Tea Party

Americans are discovering revolutionary ways to enjoy tea in their drinks, dishes and snacks.

March 28, 2001|By Dail Willis | Dail Willis,SPECIAL TO THE SUN

Americans have always been ambivalent about tea. Colonists angered by British taxes dumped 342 chests of it into Boston Harbor on Dec. 16, 1773, - and tea has gotten mixed reviews in this country ever since, trailing coffee and colas in popularity.

But that may be about to change. Not only are Americans drinking more of it in chais, lattes and other exotic drinks, tea also has become a hot new seasoning in preparing dishes from meats to mousse.

"Over the last 10 years, tea has been coming into its own in this country," said Joseph Simrany, president of the National Tea Council, a New York-based trade group that tracks tea sales and trends. "It's always been treated as a poor second cousin to coffee. Really, in the world, tea is the most-consumed beverage outside of water. We're just catching up to everybody else."

Tea maven Diana Rosen, a San Francisco writer who last year co-authored a cookbook "Cooking With Tea," concurs.

"It is absolutely becoming a cutting-edge ingredient," she says. "The wonderful thing about tea is, it adds flavor and it seems to enhance the flavor of the other herbs and seasonings. It's a wonderful thing to play against in a dish."

American consumption of tea in beverage form has doubled in a decade, Simrany says - a popularity reflected in wholesale dollar values. Ten years ago, wholesale tea sales were just under $2 billion; today they're almost $5 billion. On the retail side, tea has become a star player in coffee shops, and has begun to get its own show, too: Hundreds of "tea salons" are springing up across the country.

One reason for tea's newfound popularity may be medical evidence suggesting that it increases antioxidants, which lower the risks of cancer and other diseases. Green tea in particular has become a popular choice because of perceived health benefits; nationally, sales of it have skyrocketed from $3 million three years ago to about $100 million last year, according to National Tea Council figures.

There is plenty of room for tea to grow as a beverage choice, however: The average American drinks about 7 gallons of tea a year, compared to 61 gallons of soft drinks, Simrany said. That annual tea consumption translates into less than a half cup a day per person - far behind that of world leader Ireland, where the average person drinks nearly four cups per day.

Moreover, nearly all - 85 percent - of the tea that Americans drink is iced tea, an American peculiarity.

"That doesn't happen anywhere else," Simrany says.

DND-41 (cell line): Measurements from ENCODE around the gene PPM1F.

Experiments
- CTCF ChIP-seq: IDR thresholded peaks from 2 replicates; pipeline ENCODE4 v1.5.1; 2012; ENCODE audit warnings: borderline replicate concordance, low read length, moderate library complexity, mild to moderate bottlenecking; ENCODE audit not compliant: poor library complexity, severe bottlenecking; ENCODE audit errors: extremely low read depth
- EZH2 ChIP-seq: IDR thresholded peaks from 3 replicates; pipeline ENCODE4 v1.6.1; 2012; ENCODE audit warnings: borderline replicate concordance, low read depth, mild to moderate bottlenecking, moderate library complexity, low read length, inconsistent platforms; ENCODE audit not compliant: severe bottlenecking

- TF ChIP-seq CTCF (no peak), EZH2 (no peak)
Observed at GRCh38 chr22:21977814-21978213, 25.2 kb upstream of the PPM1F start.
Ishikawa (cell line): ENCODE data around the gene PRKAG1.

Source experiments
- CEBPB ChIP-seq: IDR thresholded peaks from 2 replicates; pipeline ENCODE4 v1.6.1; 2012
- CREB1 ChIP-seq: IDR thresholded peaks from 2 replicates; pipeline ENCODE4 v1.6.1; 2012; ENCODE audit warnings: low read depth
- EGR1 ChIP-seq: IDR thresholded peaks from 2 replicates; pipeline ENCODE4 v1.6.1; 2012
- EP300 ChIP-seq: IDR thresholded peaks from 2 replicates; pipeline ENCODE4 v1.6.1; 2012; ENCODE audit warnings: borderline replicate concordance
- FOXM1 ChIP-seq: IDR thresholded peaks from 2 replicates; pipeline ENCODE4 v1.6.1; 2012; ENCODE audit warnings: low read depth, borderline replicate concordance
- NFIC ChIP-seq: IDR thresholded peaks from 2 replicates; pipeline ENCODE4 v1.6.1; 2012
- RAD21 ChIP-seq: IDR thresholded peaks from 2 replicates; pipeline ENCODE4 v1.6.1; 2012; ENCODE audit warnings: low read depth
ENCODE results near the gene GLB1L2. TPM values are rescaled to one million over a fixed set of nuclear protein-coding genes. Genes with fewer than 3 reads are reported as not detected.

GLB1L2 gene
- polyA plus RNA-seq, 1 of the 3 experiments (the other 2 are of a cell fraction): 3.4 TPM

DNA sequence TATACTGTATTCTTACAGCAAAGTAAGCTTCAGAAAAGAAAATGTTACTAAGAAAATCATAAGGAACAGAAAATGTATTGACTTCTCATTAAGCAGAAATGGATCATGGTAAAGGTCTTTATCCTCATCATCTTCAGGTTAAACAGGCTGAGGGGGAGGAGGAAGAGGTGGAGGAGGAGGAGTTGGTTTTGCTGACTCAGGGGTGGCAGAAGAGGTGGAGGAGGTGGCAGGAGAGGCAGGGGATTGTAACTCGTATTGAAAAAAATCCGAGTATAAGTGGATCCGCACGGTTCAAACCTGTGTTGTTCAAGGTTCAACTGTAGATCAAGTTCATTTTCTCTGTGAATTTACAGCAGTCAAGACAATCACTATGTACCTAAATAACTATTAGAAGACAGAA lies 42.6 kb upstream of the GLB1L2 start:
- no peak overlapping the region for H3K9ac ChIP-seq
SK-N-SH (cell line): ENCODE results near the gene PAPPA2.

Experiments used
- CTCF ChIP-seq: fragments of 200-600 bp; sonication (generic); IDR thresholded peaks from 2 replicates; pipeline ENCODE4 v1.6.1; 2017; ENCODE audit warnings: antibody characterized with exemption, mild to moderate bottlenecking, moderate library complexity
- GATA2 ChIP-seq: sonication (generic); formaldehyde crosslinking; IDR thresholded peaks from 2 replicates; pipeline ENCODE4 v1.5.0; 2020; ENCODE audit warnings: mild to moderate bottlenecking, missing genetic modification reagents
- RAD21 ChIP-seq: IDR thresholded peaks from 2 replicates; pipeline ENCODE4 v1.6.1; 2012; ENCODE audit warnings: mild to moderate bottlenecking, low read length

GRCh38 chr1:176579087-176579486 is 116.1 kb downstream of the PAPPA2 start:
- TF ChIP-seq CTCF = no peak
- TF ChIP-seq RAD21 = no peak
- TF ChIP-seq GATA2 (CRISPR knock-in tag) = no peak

The fastest-growing segment of the tea market, says Simrany, is what are called specialty teas, a somewhat elastic term that includes exotic and estate varieties.

"It's teas that are likely to be single-origin, coming from a specific region of a specific country as opposed to a blended tea that you buy in the supermarket," Simrany says. Examples would include Darjeeling, Assam, Nilgiri, Uva and Dimbula, all grown in either India or Sri Lanka (still Ceylon in tea talk).

Simrany and Rosen say tea seems to be following the same track coffee did a decade ago with a focus on specialty items and trendy outlets. "Specialty coffee has gone a long way to opening consumers' minds to other alternatives," Simrany said.

Tea also shows signs of developing in the American consciousness the way another beverage has over the last two decades: wine. Specialty teas are being sold as "estate grown" in a marketing pattern much like wines, said Simrany and Rosen.

"The moves that the wine industry has made over the years from basic jug wines to estate wines; the evolution of specialty teas toward estates - they talk about specifically where it was grown," Simrany said. "Consumers are willing to pay more for the privilege of drinking a tea from a certain region - in some cases, drinking tea or wine from a particular estate. It is happening."

Rosen sees crossover coming between wine enthusiasts and tea lovers. "This is somebody who has the vocabulary of wine-tasting and the willingness and understanding that tea, year to year and season to season, will be different, just like wine," she said. "That audience is the one for specialty teas, or high-end teas."

Americans are drinking their specialty teas in a staggering variety of forms and flavors, most of them borrowed and adapted from other, older cultures. Chai, the tea that has swept coffee bars, grocery stores and restaurants in the last couple of years, has been consumed for centuries in India.

"It's an ancient Indian recipe that's been modernized for the American palate. It's less like tea than it is like coffee; it serves as a bridge between coffee and tea," Simrany said.

Chai will probably have to share the billing soon with another sweetened tea beverage that has become popular on the West Coast and is beginning to show up in the East. It's called bubble tea or pearl tea, and it comes from Taiwan.

This sweet beverage is consumed hot or cold and served with chewy tapioca balls in the bottom of the cup.

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